I’m sat here in my cosy living room at the end of a long and somewhat harrowing day. The morning was dedicated to Sweet Girl as the “Behaviour Support” team were in school to observe her and try to put a plan in place to help her at school. There’s not much to say just yet. They’ll be back in six or seven weeks to see how their suggestions have worked. The emotions, questions, doubts, hopes and fears surrounding this intervention need to stay in their box right now, to be revisited a little later on.
As soon as that meeting was over, I grabbed Little Man and Sweet Girl and we hopped on to a train, London bound. We know the stations off by heart now, but they were kept busy to some extent by packed lunch. Little Man did well today (he even had breakfast, for the first time in weeks) and was proud to say that he could tell Mr E that he had eaten “all that!!”. I found a rather delicious miso soup and seaweed wrap at the Wasabi stall in the station and we set off on foot for the hospital since it was a beautiful day.
Feeding therapy. Tube weaning.
Tom was assessed in December of last year, and we began our tube weaning odyssey in March. Tube feeds were de-calorised and the amount of feed was reduced, all in the hope of improving Tom’s appetite. At the same time, Tom has been encouraged to eat a greater variety of foods, in greater quantities. I’m not sure how much he has understood, and he is certainly not really on board. On the other hand, he has worked really hard to taste new foods, and now eats substantially more than he did – certainly enough to replace the calories we removed…
Psychologically, he does not want the tube to go away. It’s so much a part of him that the idea of no button is really scary. BUT… he does want to be rid of tube feeds, which he finds annoying, an inconvenience and which generally make him feel sick (so does oral food, but that’s a whole other matter).
Behaviourally, there’s no doubt that learning to eat when you are nine years old and have always been tube fed requires a major adjustment. I think it also requires a maturity and a level of cognitive understanding that is more and more obviously beyond Little Man right now.
Physically, tube weaning requires a healthy body. One that works as nature intended. Tom’s difficulties with food have never been investigated. This is the one area in which the label of Noonan Syndrome has held us back. Because many children with this syndrome have feeding difficulties as infants, it was simply put down to that. But very few (I think it’s about 10%) ever need tube feeding. And very few continue to have significant problems past the age of two or three years. It may well be “Noonan syndrome“, but actually, there is almost certainly a physiological reason for the severity of Tom’s problems. My gut says some of the problem is developmental or neurological. He never had a rooting reflex as a baby (the reflex that makes babies’ heads turn towards a breast and “root” for a nipple to drink), and never had any inclination to eat. I also suspect that his body doesn’t process food properly. In my experience, I can keep him healthy and growing (albeit very slowly) by pumping far more calories into him than his weight and height suggest he needs. Clearly there are questions that need answering.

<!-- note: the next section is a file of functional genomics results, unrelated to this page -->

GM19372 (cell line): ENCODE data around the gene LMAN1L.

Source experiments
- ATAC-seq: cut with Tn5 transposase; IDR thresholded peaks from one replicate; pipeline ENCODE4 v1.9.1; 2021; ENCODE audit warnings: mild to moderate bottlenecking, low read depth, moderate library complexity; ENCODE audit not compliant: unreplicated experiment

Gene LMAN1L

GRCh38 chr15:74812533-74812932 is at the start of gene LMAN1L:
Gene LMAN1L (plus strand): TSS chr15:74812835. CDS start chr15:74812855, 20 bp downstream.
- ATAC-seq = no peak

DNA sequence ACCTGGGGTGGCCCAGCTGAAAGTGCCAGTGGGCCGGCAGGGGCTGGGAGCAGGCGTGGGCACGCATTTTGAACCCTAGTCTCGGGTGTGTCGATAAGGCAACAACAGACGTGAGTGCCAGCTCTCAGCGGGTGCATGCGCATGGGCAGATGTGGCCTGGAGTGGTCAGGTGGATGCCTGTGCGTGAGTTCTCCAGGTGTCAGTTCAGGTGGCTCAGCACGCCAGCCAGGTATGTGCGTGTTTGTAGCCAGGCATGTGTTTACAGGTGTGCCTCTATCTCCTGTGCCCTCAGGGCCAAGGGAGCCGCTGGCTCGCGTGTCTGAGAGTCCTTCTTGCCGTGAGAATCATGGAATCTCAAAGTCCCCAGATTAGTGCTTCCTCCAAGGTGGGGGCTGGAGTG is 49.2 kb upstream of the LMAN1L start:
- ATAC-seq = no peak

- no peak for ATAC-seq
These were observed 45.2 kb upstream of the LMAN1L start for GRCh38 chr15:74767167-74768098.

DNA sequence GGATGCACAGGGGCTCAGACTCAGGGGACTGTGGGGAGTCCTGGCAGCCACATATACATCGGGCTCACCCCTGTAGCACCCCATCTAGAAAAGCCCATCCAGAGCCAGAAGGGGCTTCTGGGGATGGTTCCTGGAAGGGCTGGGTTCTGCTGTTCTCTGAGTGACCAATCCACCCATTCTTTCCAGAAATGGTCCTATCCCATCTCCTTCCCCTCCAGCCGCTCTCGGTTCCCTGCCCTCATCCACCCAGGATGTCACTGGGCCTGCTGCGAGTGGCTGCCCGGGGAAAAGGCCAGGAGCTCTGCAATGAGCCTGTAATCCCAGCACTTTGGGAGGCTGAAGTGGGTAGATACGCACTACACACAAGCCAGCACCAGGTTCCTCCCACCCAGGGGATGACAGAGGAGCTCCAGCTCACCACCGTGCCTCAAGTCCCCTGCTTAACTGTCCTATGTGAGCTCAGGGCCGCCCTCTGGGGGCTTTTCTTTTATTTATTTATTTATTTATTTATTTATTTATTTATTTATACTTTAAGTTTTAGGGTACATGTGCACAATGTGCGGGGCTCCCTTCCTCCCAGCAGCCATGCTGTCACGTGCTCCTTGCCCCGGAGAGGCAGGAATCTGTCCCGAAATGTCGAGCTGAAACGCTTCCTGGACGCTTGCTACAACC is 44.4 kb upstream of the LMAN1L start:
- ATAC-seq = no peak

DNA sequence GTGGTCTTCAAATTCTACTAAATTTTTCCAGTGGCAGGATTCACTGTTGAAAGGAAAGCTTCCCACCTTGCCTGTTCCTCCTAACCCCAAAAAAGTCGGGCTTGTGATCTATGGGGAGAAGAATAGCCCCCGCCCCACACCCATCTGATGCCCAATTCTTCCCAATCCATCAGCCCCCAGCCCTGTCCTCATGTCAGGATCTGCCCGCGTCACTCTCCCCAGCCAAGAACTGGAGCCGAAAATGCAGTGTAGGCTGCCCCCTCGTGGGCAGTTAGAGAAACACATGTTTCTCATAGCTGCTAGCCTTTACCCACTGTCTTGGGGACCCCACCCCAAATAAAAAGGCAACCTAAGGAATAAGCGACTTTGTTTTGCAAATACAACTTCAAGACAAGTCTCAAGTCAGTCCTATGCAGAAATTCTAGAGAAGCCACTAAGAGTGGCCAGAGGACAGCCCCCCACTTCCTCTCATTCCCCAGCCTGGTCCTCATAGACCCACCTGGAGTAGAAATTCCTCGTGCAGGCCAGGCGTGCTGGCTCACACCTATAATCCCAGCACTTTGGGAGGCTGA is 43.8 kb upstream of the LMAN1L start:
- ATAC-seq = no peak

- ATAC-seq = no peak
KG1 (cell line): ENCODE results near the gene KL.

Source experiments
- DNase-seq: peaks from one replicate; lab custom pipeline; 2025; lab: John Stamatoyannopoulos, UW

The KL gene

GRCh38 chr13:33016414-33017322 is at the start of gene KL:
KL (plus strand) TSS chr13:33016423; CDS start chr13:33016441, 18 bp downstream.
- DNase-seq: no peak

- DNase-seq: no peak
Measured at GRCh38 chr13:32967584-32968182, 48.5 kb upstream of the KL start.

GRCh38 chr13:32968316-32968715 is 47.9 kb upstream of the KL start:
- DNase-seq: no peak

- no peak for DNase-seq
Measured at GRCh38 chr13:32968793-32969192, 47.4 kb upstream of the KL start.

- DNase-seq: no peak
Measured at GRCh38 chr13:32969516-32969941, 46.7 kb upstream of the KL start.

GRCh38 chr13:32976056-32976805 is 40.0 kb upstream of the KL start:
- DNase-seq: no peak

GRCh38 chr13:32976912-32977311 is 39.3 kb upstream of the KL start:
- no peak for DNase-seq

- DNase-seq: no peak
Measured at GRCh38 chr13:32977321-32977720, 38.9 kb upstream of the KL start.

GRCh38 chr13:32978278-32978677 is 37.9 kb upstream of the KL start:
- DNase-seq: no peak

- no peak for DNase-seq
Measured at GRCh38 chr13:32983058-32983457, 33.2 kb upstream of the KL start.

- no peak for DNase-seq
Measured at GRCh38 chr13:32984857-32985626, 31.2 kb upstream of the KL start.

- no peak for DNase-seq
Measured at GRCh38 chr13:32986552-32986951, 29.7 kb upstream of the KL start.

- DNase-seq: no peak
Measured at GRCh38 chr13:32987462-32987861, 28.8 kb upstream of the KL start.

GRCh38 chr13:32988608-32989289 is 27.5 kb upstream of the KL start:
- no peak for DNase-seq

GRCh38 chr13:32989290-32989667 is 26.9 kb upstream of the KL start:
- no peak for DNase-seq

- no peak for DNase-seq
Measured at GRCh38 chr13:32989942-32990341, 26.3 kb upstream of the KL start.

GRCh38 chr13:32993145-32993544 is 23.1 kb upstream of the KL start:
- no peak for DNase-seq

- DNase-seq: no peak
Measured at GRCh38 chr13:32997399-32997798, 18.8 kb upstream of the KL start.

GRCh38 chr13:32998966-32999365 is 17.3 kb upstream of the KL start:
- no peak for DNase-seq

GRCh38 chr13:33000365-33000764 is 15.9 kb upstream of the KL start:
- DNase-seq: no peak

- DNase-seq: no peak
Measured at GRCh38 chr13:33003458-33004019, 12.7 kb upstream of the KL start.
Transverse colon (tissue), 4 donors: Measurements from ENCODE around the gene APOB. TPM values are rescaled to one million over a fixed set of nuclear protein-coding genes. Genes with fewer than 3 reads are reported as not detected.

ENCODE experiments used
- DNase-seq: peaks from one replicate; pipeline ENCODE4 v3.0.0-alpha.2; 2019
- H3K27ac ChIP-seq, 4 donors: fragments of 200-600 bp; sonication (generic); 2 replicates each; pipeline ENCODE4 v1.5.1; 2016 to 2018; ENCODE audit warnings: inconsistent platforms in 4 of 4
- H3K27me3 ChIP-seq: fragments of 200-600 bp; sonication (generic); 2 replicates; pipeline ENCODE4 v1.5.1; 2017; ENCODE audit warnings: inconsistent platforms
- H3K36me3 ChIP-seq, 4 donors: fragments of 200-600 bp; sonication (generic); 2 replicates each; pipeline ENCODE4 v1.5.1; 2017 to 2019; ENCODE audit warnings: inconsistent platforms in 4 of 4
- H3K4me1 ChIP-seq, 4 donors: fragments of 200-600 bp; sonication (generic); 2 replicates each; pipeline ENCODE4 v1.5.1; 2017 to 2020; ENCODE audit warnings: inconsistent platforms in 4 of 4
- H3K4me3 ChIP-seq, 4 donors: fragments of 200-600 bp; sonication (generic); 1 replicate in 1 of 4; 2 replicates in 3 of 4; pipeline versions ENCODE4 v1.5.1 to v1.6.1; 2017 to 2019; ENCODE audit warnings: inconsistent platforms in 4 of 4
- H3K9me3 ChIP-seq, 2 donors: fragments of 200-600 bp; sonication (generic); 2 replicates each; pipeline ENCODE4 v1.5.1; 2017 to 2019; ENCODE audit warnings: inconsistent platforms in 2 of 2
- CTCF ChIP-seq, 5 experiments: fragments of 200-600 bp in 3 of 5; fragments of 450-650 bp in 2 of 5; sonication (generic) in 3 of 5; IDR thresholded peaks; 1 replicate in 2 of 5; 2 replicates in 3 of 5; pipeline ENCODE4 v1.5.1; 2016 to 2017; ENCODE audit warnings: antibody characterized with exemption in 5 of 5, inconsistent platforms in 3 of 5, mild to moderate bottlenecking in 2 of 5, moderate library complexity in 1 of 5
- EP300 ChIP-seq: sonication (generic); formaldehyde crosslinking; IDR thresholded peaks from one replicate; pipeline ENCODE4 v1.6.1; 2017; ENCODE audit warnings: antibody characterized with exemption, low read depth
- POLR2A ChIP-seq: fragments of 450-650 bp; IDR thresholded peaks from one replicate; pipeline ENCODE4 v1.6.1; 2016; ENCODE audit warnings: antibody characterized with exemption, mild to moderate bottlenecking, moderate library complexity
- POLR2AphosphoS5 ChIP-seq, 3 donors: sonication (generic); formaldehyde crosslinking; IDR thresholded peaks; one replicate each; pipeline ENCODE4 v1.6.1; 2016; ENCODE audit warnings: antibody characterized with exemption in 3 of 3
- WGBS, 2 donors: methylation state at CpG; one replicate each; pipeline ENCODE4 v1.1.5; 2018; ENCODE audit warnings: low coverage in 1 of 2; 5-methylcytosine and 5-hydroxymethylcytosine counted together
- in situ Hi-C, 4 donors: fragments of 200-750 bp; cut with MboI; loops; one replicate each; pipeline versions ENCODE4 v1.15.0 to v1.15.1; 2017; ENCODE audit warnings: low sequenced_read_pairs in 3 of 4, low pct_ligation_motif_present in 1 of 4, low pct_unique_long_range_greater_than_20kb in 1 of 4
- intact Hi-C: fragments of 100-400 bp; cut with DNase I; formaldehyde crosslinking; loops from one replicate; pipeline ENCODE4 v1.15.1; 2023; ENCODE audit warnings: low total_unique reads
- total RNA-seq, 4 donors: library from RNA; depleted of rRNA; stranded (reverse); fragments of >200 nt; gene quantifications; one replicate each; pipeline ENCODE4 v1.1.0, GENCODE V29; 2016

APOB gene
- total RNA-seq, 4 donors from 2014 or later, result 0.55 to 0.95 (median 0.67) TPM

The feeding therapy team at Great Ormond Street are lovely. They are not sending us away, and they are wonderfully supportive. They simply cannot proceed with so many unexplained issues going on – not to mention his colour (very yellow, no sign of liver problems), daily headaches, continuing exhaustion and weight loss despite “enough” food going in. I have been encouraged to increase his tube feeds if I feel he is losing too much weight, they keep telling me to trust my instinct.
My instinct says – more feed!!! It’s not helped by seeing the photo of Tom up above only 9 months ago… compared to this one taken a couple of weeks ago:
Not to mention the skinny legs which are covered in bruises rather more than normal.
Conclusion from the team:
We must suspend tube weaning. It is absolutely appropriate that Tom be tube fed (I asked for clarification – doctors have been telling me for years that he shouldn’t be). I am to increase his feeds as I feel necessary. He will almost certainly require tube feeding for at least a couple of years based on the information we have today.
So… two year sentence?
Or two year reprieve?
Goodness, I don’t know… both I think. Despite my fears and doubts, I have been wholehearted in my efforts to help Little Man eat better and rely less on the tube. I come away from today knowing that there is no short term future without it… which feels a little like a sentence.
And yet, tube weaning is hard work. Physically and emotionally it is utterly draining. So the idea of taking a break is in some way a huge relief. It may not be as long as two years before we try again, but what we have learned is that we cannot do this without Tom’s full cooperation. Which means his complete understanding of the aim and process. Two years is optimistic, I think, to achieve those requirements.
I’m going to feed nutrients into www.nutritiondata.com once again, and figure out what I can do best to get him better. I need my little boy back, not the skeleton that’s upstairs in bed, bruised and exhausted. I let him get too thin… but I needed the professionals to see what I saw two months ago.
Sentence. And Reprieve.
- Intensive feeding therapy… with a long term view to tube weaning… (simpletangles.wordpress.com)